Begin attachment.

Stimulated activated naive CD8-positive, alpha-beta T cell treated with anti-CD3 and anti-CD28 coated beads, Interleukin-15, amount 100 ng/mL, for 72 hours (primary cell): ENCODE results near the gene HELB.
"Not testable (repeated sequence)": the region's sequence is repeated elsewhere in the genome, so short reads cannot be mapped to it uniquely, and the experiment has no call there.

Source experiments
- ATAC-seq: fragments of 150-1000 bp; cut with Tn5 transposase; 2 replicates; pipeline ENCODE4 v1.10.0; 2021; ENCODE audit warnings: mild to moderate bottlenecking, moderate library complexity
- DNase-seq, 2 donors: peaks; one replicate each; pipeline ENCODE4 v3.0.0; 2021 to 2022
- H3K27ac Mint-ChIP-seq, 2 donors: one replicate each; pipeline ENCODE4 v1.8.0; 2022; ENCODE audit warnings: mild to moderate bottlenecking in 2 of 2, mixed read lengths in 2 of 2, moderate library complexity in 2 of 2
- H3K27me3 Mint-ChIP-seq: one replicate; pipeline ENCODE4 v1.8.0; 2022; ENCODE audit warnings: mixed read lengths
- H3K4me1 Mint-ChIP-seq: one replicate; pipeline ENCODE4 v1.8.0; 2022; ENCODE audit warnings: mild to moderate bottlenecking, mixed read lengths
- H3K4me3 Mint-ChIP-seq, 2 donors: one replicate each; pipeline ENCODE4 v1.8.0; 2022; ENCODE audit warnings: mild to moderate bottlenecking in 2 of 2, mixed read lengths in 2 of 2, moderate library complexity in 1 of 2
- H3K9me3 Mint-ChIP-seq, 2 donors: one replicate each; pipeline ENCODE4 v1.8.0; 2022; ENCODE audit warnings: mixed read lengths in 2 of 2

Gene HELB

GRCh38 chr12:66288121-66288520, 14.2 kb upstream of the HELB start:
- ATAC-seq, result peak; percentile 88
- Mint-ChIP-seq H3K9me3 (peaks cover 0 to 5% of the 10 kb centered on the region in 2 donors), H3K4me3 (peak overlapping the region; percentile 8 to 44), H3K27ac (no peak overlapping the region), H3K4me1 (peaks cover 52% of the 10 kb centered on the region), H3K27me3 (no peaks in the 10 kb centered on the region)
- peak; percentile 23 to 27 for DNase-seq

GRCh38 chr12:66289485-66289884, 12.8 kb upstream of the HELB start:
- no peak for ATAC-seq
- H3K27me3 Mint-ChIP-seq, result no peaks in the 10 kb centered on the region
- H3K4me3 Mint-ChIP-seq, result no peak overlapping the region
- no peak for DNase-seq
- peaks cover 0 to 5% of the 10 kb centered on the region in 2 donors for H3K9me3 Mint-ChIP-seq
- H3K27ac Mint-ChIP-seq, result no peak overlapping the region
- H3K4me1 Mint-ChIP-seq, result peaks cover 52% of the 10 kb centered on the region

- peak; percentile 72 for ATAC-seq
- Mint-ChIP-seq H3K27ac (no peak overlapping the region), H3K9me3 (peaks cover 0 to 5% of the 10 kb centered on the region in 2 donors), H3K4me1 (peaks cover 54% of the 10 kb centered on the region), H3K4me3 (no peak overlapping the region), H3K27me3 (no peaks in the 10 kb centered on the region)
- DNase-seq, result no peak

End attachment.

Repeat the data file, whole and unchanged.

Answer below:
Stimulated activated naive CD8-positive, alpha-beta T cell treated with anti-CD3 and anti-CD28 coated beads, Interleukin-15, amount 100 ng/mL, for 72 hours (primary cell): ENCODE results near the gene HELB.
"Not testable (repeated sequence)": the region's sequence is repeated elsewhere in the genome, so short reads cannot be mapped to it uniquely, and the experiment has no call there.

Source experiments
- ATAC-seq: fragments of 150-1000 bp; cut with Tn5 transposase; 2 replicates; pipeline ENCODE4 v1.10.0; 2021; ENCODE audit warnings: mild to moderate bottlenecking, moderate library complexity
- DNase-seq, 2 donors: peaks; one replicate each; pipeline ENCODE4 v3.0.0; 2021 to 2022
- H3K27ac Mint-ChIP-seq, 2 donors: one replicate each; pipeline ENCODE4 v1.8.0; 2022; ENCODE audit warnings: mild to moderate bottlenecking in 2 of 2, mixed read lengths in 2 of 2, moderate library complexity in 2 of 2
- H3K27me3 Mint-ChIP-seq: one replicate; pipeline ENCODE4 v1.8.0; 2022; ENCODE audit warnings: mixed read lengths
- H3K4me1 Mint-ChIP-seq: one replicate; pipeline ENCODE4 v1.8.0; 2022; ENCODE audit warnings: mild to moderate bottlenecking, mixed read lengths
- H3K4me3 Mint-ChIP-seq, 2 donors: one replicate each; pipeline ENCODE4 v1.8.0; 2022; ENCODE audit warnings: mild to moderate bottlenecking in 2 of 2, mixed read lengths in 2 of 2, moderate library complexity in 1 of 2
- H3K9me3 Mint-ChIP-seq, 2 donors: one replicate each; pipeline ENCODE4 v1.8.0; 2022; ENCODE audit warnings: mixed read lengths in 2 of 2

Gene HELB

GRCh38 chr12:66288121-66288520, 14.2 kb upstream of the HELB start:
- ATAC-seq, result peak; percentile 88
- Mint-ChIP-seq H3K9me3 (peaks cover 0 to 5% of the 10 kb centered on the region in 2 donors), H3K4me3 (peak overlapping the region; percentile 8 to 44), H3K27ac (no peak overlapping the region), H3K4me1 (peaks cover 52% of the 10 kb centered on the region), H3K27me3 (no peaks in the 10 kb centered on the region)
- peak; percentile 23 to 27 for DNase-seq

GRCh38 chr12:66289485-66289884, 12.8 kb upstream of the HELB start:
- no peak for ATAC-seq
- H3K27me3 Mint-ChIP-seq, result no peaks in the 10 kb centered on the region
- H3K4me3 Mint-ChIP-seq, result no peak overlapping the region
- no peak for DNase-seq
- peaks cover 0 to 5% of the 10 kb centered on the region in 2 donors for H3K9me3 Mint-ChIP-seq
- H3K27ac Mint-ChIP-seq, result no peak overlapping the region
- H3K4me1 Mint-ChIP-seq, result peaks cover 52% of the 10 kb centered on the region

- peak; percentile 72 for ATAC-seq
- Mint-ChIP-seq H3K27ac (no peak overlapping the region), H3K9me3 (peaks cover 0 to 5% of the 10 kb centered on the region in 2 donors), H3K4me1 (peaks cover 54% of the 10 kb centered on the region), H3K4me3 (no peak overlapping the region), H3K27me3 (no peaks in the 10 kb centered on the region)
- DNase-seq, result no peak